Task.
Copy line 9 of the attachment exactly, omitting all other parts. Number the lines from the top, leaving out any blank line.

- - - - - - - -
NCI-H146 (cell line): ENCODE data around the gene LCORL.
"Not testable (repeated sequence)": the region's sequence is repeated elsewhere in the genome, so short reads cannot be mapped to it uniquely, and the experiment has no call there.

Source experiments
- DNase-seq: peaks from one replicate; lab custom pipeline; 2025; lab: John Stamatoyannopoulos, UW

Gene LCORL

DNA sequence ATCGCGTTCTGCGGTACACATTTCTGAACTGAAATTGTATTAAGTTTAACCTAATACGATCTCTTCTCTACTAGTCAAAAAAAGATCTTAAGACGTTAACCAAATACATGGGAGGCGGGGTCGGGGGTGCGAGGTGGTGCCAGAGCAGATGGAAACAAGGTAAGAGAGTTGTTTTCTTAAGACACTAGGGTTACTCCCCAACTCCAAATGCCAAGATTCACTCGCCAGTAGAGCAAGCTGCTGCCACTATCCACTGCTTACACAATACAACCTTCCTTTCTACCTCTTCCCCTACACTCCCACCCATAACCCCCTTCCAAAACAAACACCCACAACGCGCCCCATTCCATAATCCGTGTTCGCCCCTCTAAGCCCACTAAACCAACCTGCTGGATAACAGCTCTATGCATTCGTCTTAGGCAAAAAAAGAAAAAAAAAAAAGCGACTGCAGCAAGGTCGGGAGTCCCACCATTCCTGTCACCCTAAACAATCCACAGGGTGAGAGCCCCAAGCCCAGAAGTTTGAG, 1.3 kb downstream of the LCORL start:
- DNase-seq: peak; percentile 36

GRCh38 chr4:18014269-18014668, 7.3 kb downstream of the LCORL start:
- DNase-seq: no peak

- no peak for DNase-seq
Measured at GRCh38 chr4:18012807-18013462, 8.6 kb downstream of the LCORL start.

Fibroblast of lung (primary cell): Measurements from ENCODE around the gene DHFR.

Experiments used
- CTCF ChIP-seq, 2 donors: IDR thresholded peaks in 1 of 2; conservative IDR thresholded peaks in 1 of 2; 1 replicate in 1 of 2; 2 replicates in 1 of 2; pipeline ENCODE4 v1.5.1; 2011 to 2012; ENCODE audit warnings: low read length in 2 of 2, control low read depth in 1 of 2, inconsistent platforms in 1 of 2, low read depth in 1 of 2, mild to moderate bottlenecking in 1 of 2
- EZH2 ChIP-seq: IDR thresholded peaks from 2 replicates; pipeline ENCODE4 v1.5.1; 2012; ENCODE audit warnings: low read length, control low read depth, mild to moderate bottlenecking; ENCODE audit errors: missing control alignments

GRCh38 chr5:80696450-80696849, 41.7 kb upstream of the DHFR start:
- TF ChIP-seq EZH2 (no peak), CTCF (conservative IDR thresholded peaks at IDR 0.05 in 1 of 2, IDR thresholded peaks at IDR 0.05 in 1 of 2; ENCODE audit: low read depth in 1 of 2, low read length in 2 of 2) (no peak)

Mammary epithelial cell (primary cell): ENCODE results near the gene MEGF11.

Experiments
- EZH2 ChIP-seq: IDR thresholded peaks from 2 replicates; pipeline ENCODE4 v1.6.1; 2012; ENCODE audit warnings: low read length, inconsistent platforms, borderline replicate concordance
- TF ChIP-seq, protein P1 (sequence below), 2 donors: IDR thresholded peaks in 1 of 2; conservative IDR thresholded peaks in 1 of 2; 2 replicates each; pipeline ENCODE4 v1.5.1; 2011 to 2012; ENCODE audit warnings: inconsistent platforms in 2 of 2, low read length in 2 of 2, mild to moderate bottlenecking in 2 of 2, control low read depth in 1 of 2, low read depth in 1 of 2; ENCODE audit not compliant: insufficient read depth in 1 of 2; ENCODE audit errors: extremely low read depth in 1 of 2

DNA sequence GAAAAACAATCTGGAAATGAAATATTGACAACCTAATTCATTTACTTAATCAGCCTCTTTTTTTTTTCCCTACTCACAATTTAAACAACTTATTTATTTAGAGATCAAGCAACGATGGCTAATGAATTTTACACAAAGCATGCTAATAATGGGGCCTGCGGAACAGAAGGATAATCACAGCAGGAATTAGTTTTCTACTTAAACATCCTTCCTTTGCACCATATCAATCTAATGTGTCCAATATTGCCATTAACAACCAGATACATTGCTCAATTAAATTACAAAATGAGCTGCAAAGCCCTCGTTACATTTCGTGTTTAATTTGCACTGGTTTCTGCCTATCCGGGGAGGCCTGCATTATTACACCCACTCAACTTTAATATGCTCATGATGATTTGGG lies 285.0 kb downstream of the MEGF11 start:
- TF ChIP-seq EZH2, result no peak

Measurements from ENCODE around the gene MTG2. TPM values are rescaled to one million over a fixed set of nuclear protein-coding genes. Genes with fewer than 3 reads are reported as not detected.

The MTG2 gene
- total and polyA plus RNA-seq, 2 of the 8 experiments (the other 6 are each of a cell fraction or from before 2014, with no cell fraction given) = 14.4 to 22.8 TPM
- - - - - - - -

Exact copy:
- DNase-seq: no peak